In the midst of all the bad economic news there are some positive stories. Like the story of Hal Colston’s Good News Garage in Burlington, Vermont, which repairs donated cars and then makes them available to people in need for as little as a few hundred dollars. Quoted on Oprah.com, Colston said, “In so many ways, people are just a repair bill away from disaster. The car dies, they lose their job, and they just spiral out of control. I wanted to do something about this.” Or the story of Dr. Dan Bell and his wife, Suzie, of Eureka Springs, Arkansas. They started the ECHO Health Clinic in a church gymnasium to make sure everyone in their community had access to healthcare. Twice a month, the Bells and 250 volunteers provide free medical care, counseling, and hot meals. Dan Bell said, “We were looking at how you really live your faith. We’re at the age where you’re looking at, ‘Are you doing all you can do with your life and finishing strong?'”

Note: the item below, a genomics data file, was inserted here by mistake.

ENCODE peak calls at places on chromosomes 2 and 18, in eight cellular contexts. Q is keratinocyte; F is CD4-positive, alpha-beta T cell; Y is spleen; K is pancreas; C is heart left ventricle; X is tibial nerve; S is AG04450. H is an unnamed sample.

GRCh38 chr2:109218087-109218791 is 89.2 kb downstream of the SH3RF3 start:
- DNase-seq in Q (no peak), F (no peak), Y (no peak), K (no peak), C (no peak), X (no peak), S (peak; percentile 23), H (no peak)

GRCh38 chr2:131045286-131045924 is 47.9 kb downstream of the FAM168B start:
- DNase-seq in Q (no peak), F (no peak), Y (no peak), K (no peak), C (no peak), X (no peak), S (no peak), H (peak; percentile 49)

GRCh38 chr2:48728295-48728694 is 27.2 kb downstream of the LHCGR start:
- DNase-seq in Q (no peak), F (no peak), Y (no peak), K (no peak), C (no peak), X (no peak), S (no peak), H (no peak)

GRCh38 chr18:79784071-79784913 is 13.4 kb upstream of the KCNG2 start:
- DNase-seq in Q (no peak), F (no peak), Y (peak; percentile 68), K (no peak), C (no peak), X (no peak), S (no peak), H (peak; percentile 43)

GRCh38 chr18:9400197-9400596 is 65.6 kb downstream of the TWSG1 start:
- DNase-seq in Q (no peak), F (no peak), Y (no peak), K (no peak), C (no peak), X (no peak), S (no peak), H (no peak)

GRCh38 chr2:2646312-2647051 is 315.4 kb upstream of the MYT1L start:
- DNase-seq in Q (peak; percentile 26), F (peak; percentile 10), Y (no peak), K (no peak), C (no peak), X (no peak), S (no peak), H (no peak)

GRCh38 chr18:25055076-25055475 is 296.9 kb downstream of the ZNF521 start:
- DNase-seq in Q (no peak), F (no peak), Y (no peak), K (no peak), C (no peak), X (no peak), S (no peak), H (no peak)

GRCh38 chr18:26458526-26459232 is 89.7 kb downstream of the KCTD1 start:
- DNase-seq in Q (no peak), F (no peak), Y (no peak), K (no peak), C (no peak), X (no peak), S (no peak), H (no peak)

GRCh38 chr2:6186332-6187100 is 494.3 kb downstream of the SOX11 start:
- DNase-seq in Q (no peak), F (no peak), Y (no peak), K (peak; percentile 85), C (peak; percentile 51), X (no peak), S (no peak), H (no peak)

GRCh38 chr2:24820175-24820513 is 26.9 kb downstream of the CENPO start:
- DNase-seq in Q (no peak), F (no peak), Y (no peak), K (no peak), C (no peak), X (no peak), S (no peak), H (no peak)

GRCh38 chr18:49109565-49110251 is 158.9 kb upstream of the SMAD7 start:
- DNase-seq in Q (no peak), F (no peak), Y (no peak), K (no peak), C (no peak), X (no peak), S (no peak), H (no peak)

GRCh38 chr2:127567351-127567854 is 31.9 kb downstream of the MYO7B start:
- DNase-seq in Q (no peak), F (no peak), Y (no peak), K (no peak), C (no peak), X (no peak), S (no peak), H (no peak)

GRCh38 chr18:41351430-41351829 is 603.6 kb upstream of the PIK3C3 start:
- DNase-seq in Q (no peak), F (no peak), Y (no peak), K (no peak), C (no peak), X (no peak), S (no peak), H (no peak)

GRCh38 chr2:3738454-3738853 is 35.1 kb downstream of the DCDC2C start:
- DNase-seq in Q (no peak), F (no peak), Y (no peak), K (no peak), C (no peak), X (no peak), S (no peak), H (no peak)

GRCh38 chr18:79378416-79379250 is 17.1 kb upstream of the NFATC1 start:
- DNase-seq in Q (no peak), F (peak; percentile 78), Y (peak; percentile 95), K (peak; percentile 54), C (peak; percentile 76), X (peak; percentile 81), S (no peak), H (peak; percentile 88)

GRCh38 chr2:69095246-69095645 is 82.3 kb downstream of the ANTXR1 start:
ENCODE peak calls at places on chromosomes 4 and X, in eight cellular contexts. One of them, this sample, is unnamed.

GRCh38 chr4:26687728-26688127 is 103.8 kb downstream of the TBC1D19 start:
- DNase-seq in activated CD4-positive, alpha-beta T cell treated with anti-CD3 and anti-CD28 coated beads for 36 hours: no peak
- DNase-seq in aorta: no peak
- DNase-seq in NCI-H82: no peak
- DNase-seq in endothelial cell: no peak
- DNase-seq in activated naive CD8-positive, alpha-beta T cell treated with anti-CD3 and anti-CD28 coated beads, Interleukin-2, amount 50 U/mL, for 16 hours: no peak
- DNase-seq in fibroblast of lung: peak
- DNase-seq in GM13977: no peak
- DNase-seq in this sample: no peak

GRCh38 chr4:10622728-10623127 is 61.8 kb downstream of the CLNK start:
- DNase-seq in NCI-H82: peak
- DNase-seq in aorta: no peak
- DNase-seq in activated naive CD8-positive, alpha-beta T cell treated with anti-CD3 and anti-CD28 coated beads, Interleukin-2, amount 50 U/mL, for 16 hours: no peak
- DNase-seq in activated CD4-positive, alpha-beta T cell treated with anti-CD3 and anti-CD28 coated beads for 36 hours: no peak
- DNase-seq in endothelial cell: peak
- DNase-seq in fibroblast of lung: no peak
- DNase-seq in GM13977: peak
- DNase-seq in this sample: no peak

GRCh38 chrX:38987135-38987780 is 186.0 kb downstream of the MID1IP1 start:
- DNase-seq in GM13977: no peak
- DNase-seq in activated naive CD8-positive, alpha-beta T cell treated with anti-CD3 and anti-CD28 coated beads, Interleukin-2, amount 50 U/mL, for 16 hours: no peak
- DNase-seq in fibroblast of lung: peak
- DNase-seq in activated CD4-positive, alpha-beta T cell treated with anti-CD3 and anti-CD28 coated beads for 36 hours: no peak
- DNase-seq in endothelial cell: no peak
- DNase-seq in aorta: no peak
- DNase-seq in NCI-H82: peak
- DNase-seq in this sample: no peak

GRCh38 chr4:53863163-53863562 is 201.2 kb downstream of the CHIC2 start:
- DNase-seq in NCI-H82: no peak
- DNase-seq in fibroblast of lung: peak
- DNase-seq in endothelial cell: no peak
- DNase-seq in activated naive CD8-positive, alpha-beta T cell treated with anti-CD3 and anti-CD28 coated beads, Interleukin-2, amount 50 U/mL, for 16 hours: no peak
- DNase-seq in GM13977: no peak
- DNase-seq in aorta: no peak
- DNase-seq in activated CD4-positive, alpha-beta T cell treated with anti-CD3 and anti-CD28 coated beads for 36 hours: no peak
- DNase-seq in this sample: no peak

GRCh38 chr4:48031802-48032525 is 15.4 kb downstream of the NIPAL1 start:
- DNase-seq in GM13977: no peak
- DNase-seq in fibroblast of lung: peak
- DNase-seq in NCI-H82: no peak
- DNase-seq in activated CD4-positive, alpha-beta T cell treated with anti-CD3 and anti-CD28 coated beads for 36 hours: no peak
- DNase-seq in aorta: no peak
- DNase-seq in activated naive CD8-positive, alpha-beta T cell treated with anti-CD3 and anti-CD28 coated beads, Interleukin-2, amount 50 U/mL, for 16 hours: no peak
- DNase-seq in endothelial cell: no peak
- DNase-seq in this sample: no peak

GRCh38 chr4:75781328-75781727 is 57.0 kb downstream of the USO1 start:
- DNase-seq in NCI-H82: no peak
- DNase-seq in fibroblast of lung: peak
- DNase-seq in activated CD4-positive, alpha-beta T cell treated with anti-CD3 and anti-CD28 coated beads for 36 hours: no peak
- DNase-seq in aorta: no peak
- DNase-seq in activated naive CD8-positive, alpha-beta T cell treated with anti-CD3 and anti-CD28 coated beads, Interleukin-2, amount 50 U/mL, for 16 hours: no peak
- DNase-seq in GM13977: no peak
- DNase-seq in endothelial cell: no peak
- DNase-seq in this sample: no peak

According to an article in the Wall Street Journal, the recession seems to be spurring a surge in people wanting to help others. Apparently, layoffs are prompting some people to rethink the direction of their lives and seek greater ways to make a difference.
Have our economic tough times prompted any changes in your charitable activities or those of someone you know?